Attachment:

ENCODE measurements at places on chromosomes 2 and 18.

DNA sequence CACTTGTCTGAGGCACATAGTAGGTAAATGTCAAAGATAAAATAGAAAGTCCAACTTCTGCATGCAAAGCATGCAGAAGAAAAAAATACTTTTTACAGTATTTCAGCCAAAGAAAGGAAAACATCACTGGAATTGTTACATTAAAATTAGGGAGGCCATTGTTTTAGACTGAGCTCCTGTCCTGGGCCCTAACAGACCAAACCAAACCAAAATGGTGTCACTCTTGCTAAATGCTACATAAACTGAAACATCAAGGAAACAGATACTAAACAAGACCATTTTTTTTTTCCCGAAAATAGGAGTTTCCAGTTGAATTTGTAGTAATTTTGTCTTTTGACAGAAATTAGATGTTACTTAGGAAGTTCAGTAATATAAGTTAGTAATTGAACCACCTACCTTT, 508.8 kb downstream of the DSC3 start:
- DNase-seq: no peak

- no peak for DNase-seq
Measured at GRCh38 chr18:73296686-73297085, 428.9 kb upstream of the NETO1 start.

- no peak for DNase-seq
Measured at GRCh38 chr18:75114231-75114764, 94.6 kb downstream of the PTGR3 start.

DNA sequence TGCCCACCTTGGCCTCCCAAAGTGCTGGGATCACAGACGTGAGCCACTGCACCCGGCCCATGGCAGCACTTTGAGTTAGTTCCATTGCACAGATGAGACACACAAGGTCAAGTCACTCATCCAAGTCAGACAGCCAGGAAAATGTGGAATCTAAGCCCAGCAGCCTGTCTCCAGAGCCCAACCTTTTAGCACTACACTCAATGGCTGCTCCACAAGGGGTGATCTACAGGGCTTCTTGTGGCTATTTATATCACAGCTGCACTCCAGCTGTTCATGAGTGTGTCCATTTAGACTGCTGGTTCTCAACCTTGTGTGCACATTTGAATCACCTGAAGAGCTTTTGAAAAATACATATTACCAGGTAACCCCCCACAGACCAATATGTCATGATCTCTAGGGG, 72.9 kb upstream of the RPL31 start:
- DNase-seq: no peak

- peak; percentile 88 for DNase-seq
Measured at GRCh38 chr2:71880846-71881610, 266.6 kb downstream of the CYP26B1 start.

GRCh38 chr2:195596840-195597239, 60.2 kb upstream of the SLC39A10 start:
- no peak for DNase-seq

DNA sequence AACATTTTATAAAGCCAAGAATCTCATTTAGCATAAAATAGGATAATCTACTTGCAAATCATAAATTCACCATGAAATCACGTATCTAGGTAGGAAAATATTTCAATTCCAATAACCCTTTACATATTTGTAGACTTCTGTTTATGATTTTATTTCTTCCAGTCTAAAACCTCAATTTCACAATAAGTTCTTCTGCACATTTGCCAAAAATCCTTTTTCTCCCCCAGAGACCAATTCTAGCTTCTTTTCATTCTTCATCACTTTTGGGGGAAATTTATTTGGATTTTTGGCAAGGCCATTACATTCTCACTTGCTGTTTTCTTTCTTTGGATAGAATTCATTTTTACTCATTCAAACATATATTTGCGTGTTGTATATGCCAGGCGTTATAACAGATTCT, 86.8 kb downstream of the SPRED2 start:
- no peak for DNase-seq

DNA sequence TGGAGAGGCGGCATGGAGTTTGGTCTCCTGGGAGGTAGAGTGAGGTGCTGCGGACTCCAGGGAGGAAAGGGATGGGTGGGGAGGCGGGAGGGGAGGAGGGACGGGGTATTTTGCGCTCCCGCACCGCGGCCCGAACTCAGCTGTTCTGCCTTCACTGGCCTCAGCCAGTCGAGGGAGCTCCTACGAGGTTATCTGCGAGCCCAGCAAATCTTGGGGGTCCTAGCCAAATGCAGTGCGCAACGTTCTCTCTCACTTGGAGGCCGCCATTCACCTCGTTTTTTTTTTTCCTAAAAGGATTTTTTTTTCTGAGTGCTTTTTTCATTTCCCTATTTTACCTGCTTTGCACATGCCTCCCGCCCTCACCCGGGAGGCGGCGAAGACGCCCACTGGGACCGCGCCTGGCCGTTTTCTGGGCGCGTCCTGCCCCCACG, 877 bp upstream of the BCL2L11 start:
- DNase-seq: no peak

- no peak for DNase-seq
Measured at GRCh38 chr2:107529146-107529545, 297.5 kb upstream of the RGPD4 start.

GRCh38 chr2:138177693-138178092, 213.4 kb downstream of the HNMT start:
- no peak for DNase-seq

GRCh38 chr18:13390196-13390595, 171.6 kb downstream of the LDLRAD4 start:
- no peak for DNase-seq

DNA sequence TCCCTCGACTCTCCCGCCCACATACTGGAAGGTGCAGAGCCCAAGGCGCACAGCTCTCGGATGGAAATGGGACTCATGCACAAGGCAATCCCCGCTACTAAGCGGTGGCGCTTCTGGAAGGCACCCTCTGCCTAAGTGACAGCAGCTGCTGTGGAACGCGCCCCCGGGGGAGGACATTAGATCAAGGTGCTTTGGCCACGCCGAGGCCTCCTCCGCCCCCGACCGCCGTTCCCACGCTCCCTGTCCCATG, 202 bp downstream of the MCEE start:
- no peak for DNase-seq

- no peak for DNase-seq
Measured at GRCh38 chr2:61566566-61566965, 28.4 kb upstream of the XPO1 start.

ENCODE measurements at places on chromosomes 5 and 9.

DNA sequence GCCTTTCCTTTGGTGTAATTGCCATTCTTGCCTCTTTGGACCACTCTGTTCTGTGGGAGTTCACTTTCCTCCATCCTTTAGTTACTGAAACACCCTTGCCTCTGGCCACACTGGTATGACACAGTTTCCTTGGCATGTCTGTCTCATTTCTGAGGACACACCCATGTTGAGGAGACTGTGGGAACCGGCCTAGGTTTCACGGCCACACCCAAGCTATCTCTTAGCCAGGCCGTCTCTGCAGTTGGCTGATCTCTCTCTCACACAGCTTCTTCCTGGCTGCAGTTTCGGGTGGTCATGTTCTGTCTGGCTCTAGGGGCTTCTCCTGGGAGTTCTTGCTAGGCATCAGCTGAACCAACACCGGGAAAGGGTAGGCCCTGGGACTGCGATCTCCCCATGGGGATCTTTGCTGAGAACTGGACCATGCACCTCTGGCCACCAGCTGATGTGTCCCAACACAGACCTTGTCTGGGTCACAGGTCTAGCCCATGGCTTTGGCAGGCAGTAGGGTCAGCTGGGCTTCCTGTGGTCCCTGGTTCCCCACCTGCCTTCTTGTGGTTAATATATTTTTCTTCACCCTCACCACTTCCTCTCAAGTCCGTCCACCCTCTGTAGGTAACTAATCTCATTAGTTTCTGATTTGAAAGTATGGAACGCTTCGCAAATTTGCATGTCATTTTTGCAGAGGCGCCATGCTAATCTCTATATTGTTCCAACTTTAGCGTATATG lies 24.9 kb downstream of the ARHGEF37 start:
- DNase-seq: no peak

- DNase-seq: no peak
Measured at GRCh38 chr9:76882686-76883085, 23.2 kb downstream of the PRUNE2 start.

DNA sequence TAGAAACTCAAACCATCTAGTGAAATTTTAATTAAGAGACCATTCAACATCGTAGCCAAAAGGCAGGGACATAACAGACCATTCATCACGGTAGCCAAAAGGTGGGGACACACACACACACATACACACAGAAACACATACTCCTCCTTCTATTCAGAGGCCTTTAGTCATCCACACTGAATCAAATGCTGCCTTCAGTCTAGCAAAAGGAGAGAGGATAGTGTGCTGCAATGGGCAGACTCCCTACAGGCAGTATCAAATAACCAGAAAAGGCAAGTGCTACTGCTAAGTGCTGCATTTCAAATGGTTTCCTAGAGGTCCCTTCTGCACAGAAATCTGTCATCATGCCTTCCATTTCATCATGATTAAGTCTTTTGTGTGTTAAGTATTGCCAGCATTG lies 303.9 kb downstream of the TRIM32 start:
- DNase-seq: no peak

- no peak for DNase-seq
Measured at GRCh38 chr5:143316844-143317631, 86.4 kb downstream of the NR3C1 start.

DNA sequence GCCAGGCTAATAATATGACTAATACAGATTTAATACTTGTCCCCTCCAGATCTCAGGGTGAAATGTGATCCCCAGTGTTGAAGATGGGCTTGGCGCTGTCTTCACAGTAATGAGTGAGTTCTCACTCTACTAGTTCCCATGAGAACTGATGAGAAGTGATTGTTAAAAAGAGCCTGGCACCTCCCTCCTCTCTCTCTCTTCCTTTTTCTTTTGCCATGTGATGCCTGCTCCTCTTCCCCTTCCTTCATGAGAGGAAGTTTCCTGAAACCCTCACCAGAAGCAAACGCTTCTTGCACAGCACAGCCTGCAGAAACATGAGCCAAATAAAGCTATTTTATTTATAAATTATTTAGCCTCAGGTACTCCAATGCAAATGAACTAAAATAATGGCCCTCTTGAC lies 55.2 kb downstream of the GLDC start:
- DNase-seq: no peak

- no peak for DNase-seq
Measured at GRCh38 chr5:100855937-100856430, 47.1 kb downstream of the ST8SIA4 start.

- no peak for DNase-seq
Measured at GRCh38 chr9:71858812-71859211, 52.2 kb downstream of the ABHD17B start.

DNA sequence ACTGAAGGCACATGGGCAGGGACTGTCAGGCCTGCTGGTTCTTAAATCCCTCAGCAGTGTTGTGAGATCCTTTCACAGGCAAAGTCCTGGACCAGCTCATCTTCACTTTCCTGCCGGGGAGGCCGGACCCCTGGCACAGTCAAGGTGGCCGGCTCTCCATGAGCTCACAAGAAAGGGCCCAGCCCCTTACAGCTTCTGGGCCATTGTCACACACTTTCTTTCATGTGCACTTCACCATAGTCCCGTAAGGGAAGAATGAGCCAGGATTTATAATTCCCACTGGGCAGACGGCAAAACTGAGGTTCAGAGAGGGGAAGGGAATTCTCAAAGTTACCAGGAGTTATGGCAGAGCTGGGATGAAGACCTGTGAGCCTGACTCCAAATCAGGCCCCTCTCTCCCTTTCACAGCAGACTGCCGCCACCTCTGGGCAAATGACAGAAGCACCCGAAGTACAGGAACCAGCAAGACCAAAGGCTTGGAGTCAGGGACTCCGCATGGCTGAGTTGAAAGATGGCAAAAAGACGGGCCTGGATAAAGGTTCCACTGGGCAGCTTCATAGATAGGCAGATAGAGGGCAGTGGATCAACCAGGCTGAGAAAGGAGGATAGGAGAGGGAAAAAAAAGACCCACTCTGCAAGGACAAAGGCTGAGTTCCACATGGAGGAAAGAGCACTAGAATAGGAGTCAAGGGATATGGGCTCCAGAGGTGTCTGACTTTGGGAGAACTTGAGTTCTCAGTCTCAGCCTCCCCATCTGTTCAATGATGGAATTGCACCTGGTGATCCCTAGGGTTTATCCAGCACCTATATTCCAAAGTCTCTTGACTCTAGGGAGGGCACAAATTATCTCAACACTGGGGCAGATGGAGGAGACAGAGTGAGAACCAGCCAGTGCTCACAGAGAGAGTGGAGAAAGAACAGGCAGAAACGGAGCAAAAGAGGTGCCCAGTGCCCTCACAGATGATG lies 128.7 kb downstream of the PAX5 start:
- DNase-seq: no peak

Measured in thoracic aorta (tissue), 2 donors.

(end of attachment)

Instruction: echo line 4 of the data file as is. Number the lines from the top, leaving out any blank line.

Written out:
- no peak for DNase-seq